Paying the Estate for a Gift

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Jeffrey Johnson is a legal writer with a focus on personal injury. He has worked on personal injury and sovereign immunity litigation in addition to experience in family, estate, and criminal law. He earned a J.D. from the University of Baltimore and has worked in legal offices and non-profits in Maryland, Texas, and North Carolina. He has also earned an MFA in screenwriting from Chapman Univer...

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UPDATED: Jul 16, 2021

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When a person receives a gift through a will, they will be required to help with the administrative costs of probating that will. If one person accepts a substantially smaller portion of the estate than the other heirs, there will be factors to determine how much of the total cost they will absorb.

Individual state probate laws govern how wills are handled and paid for in court. Most state laws will consider the size of estate, the availability of other property for abatement, and any express provisions in the will to determine, how much of the costs of probate each heir should pay.

Probate Expenses

A court has the discretion to order administrative costs to be paid by any party to the proceeding or out of the assets of the estate. Probate costs are usually a percentage of the estate. The larger the estate, the larger the probate fees will be. Some estates are too small to go through probate, and therefore costs would be considerably less. Statutes determine the size of an estate in which probate is required.


If a will provides that all debts, expenses, etc. are to be paid prior to distribution to the heirs, that distribution provision will control. However, if the assets of the estate are not sufficient to pay the debts, costs, expenses, etc., abatement may be the applicable solution.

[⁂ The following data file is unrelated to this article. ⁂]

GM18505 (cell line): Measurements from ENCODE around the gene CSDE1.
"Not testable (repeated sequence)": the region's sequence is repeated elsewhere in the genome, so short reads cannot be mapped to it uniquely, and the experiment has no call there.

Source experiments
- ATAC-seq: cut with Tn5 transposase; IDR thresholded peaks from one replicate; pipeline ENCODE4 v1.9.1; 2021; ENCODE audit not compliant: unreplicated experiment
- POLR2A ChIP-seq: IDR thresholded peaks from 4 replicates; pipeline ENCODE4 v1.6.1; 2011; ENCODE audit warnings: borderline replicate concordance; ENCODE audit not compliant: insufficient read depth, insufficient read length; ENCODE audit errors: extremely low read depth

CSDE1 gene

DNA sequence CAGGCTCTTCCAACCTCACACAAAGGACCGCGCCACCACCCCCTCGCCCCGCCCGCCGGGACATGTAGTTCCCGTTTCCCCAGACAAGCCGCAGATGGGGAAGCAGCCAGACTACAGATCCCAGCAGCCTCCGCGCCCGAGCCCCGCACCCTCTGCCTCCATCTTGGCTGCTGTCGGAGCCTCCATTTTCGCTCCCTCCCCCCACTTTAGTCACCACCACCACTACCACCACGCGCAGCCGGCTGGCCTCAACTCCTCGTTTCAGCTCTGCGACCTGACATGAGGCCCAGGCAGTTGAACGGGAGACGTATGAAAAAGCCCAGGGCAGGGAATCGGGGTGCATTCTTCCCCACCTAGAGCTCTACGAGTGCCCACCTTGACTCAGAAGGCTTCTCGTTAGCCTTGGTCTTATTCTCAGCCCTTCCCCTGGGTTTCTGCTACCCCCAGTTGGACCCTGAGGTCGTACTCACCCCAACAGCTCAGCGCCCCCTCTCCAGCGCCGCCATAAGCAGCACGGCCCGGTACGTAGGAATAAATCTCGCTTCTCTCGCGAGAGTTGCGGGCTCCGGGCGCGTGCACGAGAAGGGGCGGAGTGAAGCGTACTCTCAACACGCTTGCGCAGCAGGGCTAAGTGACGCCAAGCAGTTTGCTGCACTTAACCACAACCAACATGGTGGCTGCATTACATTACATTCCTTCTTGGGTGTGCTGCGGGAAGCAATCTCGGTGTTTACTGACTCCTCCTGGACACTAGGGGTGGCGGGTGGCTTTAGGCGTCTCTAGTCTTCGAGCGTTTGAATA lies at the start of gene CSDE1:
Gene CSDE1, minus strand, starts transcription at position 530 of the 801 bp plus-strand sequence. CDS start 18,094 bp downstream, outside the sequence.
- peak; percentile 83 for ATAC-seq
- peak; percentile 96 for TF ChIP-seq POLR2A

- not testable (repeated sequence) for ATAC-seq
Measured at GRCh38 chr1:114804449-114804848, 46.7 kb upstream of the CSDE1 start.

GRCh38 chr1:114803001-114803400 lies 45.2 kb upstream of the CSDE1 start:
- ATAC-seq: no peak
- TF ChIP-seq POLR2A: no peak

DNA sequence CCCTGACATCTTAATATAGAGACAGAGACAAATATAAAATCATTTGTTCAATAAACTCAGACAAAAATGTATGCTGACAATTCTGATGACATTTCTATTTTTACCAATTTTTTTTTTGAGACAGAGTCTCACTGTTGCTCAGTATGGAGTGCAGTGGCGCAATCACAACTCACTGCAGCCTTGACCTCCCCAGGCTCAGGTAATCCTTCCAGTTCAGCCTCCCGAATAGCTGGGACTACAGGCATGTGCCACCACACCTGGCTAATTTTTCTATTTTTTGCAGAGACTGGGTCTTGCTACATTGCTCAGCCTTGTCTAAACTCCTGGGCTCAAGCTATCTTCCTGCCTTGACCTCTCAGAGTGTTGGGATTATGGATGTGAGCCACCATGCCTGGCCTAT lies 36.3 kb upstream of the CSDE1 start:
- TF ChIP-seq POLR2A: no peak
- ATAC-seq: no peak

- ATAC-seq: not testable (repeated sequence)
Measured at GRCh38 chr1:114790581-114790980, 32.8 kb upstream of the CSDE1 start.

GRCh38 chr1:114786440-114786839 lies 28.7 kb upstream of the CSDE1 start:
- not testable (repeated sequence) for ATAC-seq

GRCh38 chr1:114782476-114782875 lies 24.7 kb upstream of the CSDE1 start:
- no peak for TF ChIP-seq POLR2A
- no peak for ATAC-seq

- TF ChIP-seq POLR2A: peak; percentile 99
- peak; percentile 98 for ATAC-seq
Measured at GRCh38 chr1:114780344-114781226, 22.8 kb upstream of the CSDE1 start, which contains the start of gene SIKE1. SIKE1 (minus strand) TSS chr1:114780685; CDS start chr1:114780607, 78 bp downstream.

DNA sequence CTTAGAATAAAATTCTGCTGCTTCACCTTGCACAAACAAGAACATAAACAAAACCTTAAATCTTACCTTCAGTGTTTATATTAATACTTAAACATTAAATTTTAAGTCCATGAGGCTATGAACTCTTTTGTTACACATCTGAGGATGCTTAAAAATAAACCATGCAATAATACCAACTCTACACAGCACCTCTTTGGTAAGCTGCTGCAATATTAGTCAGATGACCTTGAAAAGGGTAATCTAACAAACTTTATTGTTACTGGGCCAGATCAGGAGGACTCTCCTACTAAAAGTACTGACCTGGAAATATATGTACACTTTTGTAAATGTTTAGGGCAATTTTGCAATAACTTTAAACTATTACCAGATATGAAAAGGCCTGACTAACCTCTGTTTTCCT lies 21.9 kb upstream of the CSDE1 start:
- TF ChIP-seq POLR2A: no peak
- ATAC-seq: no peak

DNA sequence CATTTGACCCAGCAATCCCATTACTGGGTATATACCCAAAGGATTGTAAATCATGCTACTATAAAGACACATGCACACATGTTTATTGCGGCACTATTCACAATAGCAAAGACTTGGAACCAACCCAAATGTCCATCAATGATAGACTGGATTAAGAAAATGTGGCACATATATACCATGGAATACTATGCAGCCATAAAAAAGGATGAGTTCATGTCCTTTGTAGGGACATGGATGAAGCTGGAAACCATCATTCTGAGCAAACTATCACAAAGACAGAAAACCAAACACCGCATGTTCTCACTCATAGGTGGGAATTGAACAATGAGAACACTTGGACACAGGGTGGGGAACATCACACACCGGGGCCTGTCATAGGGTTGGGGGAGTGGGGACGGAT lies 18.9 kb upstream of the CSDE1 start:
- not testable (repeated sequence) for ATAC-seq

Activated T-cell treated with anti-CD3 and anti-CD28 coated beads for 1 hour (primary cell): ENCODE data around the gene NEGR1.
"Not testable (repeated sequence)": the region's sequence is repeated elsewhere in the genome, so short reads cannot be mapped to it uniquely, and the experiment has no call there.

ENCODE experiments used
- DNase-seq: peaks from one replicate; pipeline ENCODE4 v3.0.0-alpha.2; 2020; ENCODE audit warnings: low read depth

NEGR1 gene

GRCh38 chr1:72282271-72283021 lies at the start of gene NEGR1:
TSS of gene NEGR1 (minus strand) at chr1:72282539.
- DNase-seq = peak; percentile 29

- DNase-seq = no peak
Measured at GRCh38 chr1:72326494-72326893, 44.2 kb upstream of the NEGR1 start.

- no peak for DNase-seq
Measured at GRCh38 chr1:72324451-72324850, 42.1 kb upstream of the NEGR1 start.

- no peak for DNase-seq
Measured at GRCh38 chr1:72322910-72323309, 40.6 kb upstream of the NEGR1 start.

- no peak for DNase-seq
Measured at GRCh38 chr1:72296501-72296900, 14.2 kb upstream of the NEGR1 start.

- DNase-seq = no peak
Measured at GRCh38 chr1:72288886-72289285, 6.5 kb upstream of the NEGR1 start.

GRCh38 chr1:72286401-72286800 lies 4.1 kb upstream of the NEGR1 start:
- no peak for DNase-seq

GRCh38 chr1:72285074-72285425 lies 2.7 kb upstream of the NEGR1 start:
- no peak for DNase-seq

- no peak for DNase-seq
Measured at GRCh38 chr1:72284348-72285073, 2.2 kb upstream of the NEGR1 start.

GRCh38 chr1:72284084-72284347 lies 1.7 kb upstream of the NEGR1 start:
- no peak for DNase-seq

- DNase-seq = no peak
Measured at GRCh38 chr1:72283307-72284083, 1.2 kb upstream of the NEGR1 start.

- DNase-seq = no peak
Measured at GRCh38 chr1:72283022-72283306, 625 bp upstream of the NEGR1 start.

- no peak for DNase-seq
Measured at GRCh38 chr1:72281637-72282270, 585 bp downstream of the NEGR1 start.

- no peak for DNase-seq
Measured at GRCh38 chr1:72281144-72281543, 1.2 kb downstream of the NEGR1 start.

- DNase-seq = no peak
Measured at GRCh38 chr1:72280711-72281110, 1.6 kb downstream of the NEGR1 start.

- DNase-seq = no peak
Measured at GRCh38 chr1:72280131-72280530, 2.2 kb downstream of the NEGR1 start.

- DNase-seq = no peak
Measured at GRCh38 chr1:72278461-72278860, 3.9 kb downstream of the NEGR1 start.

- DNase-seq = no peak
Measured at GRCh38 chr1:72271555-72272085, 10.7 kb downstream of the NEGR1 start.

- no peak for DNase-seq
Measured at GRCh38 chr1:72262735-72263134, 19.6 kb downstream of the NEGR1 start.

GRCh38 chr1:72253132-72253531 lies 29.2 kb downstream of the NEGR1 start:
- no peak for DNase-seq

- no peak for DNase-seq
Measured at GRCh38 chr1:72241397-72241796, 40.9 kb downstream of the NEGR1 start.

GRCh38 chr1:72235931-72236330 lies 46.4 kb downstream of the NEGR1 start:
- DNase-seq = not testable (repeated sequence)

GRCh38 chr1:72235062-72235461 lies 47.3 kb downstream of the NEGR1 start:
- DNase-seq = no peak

Abatement means that the amounts to be distributed to the heirs or beneficiaries are reduced. A specific order of abatement establishes which transfers to beneficiaries are to be reduced before others. Property that has not been disposed of by a will provision may be considered first for abatement (reduction) to pay the outstanding debts.

When there is abatement, the personal representative of the estate reduces the beneficiary’s share by the designated amount set by the court. The beneficiary can have this amount paid from property the beneficiary owns instead of having the amount the beneficiary receives under the will reduced. Some transfers to beneficiaries may have occurred during the lifetime of the deceased individual whose will is now at issue.

If the will had not been updated, and those transfers are mentioned in the will, then they are no longer part of the estate. This would mean that those items would not be available for abatement and the remaining beneficiaries may have more of their shares subject to abatement.

Estate Property

Estate property can be sold where the sale is necessary to pay debts or other costs, expenses, taxes, etc. Estate property can also be sold where it is in the best interest of the estate and interested parties. The will may provide for additional authority to sell property of the estate.

Some debts are considered priorities and are to be paid immediately such as funeral expenses, expenses of last illness, family allowance and wage claims provided that the estate has sufficient funds for payment of these items. As for other debts, the personal representative is not required to pay until ordered by the court. Transfers to the beneficiaries occur on the date of death.

Living Trusts

An advantage of a living trust, as an alternative to a will, is that with the living trust, the costs and delays of probate are avoided. Whether you are considering estate planning or you are a beneficiary of an estate, consult with a probate attorney before you finalize any decisions regarding the estate. Most state laws provide a variety of options for your estate planning objectives.

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